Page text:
intellect

[ in-tl-ekt ]
/ ˈɪn tlˌɛkt /

noun

the power or faculty of the mind by which one knows or understands, as distinguished from that by which one feels and that by which one wills; the understanding; the faculty of thinking and acquiring knowledge.
capacity for thinking and acquiring knowledge, especially of a high or complex order; mental capacity.
a particular mind or intelligence, especially of a high order.
a person possessing a great capacity for thought and knowledge.
minds collectively, as of a number of persons or the persons themselves.

Nearby words

  1. integrator,
  2. integrity,
  3. integument,
  4. integumentary,
  5. intel,
  6. intellection,
  7. intellective,
  8. intellectronics,
  9. intellectual,
  10. intellectual property

Origin of intellect

1350–1400; Middle English < Latin intellēctus, equivalent to intelleg(ere) to understand + -tus suffix of v. action; see intelligent

Dictionary.com Unabridged Based on the Random House Unabridged Dictionary, © Random House, Inc. 2019

Examples from the Web for intellect


British Dictionary definitions for intellect

intellect

/ (ˈɪntɪˌlɛkt) /

noun

the capacity for understanding, thinking, and reasoning, as distinct from feeling or wishing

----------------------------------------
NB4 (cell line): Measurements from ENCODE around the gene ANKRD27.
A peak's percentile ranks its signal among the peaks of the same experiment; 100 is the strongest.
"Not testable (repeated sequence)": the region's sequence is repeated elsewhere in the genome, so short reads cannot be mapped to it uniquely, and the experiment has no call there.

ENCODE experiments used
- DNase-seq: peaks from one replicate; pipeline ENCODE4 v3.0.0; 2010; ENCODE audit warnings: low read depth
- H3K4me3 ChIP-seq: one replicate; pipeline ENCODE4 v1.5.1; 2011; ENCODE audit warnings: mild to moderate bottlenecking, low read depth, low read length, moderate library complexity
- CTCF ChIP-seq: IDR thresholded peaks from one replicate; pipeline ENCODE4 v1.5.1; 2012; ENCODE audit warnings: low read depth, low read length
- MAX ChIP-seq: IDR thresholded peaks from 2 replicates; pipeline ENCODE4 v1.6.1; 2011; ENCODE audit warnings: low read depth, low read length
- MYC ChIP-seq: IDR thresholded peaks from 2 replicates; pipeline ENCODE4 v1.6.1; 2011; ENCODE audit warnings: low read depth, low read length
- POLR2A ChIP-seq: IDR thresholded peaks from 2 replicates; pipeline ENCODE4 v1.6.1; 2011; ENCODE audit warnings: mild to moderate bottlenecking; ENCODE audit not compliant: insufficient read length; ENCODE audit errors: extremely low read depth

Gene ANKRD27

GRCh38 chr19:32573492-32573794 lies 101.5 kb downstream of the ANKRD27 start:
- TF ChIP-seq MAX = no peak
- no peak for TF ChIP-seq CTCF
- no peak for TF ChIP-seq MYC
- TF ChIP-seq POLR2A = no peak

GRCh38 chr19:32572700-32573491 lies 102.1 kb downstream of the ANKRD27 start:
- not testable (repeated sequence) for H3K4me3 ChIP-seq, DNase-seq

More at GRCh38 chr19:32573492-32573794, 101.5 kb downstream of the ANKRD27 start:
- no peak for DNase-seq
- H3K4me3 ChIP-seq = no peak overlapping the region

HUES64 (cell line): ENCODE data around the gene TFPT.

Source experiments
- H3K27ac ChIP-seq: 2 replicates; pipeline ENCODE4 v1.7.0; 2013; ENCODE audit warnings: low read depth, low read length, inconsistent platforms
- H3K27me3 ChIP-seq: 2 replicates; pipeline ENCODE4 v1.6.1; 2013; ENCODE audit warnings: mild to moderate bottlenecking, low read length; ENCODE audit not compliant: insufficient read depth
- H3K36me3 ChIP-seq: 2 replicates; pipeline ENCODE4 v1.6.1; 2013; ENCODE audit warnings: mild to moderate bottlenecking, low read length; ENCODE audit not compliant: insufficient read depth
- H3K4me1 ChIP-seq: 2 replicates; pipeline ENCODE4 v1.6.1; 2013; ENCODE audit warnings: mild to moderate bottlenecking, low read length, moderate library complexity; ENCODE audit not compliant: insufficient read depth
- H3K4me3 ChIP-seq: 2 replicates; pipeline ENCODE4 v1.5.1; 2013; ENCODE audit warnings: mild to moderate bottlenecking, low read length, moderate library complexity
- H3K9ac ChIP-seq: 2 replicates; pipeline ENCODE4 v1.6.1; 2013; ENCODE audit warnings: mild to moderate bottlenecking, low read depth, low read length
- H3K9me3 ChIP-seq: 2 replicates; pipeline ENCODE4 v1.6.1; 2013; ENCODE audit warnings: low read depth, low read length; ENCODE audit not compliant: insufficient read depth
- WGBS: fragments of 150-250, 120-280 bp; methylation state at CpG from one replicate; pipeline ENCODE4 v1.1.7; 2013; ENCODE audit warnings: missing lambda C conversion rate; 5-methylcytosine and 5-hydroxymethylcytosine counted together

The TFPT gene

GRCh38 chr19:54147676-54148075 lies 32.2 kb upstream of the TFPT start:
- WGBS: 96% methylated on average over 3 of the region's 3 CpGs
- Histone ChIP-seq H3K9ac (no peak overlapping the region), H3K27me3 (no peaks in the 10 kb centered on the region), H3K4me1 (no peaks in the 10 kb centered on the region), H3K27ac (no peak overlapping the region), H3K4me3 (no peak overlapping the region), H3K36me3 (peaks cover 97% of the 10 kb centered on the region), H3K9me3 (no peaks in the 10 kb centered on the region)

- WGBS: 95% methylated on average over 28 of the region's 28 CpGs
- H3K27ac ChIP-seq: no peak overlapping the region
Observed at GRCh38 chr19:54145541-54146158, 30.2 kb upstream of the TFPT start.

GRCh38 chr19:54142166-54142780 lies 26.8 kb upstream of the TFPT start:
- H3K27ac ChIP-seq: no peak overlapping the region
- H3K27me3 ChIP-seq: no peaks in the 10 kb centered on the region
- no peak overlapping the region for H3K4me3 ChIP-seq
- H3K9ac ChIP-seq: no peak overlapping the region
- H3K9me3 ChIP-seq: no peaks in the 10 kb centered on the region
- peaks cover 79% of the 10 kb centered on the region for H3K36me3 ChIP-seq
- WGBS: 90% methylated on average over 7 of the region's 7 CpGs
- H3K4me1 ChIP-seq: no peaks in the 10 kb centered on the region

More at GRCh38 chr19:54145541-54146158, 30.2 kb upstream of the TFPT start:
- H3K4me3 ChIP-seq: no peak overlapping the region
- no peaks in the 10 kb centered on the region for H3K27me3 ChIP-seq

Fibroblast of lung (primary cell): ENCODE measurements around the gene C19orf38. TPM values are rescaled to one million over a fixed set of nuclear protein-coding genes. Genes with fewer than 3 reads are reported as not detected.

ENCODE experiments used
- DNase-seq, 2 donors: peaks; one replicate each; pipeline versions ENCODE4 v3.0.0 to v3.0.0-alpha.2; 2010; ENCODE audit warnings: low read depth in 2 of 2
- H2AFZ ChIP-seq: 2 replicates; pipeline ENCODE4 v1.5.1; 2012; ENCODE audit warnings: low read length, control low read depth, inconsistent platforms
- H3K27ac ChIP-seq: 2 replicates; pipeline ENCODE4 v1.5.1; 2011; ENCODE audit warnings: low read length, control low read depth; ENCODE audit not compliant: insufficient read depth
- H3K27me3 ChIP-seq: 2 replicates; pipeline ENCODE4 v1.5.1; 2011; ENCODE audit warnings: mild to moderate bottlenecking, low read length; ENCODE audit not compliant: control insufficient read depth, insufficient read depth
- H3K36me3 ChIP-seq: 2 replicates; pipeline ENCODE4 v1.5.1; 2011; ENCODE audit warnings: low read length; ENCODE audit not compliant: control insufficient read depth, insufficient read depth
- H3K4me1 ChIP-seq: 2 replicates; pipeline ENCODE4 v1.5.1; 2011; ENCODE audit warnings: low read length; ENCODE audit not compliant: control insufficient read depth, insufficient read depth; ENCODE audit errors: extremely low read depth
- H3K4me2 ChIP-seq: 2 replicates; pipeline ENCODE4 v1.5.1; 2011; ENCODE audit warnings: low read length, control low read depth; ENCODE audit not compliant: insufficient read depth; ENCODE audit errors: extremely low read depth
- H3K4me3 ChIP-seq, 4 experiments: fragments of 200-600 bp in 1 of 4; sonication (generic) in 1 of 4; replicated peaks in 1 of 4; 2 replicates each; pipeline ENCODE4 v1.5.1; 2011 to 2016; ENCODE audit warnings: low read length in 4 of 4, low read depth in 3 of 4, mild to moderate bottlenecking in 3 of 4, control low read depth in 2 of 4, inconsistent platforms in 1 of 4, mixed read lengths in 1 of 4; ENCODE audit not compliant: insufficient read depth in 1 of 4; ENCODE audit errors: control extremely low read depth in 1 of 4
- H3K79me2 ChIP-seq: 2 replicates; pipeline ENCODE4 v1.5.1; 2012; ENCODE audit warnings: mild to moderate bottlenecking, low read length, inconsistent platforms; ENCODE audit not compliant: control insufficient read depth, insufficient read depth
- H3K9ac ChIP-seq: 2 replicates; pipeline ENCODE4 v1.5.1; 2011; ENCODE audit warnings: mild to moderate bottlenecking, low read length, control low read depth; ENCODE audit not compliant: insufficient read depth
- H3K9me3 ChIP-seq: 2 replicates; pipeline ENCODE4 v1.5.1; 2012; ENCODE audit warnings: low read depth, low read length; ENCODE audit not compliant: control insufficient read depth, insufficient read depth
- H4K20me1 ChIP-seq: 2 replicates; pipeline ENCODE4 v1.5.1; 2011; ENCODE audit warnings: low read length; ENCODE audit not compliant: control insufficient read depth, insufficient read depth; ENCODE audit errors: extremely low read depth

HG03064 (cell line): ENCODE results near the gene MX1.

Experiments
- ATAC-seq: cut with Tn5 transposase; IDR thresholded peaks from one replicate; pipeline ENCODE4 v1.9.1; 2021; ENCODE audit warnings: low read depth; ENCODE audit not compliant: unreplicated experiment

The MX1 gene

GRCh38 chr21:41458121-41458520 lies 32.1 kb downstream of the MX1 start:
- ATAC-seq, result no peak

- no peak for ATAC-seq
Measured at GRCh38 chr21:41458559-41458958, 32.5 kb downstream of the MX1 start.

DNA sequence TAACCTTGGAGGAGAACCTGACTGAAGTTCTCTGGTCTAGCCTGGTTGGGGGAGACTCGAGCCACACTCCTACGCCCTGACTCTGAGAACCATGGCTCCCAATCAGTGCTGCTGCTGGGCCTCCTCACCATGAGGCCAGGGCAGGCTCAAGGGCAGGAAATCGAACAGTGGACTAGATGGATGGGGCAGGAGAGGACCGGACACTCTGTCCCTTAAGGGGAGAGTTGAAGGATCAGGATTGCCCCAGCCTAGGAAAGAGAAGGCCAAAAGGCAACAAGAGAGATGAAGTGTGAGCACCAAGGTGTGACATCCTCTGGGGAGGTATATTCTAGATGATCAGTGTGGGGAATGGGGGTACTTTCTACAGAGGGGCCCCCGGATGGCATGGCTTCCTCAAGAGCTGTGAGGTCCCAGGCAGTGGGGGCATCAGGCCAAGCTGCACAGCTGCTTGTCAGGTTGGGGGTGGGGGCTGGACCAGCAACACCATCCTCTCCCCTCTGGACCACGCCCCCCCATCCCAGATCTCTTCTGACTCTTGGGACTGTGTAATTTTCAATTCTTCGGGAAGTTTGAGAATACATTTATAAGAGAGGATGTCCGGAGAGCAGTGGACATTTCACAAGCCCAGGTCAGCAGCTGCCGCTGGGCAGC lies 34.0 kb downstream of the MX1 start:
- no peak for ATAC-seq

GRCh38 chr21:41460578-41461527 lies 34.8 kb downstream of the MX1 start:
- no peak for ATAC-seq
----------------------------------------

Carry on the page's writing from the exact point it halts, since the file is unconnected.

a mind or intelligence, esp a brilliant onehis intellect is wasted on that job
informal a person possessing a brilliant mind; brain
those possessing the greatest mental powerthe intellect of a nation
Derived Formsintellective, adjectiveintellectively, adverb

Word Origin for intellect

C14: from Latin intellectus comprehension, intellect, from intellegere to understand; see intelligence

Collins English Dictionary - Complete & Unabridged 2012 Digital Edition © William Collins Sons & Co. Ltd. 1979, 1986 © HarperCollins Publishers 1998, 2000, 2003, 2005, 2006, 2007, 2009, 2012

Word Origin and History for intellect

intellect

n.

late 14c. (but little used before 16c.), from Old French intellecte "intellectual capacity" (13c.), and directly from Latin intellectus "discernment, a perception, understanding," from noun use of past participle of intelligere "to understand, discern" (see intelligence).

Online Etymology Dictionary, © 2010 Douglas Harper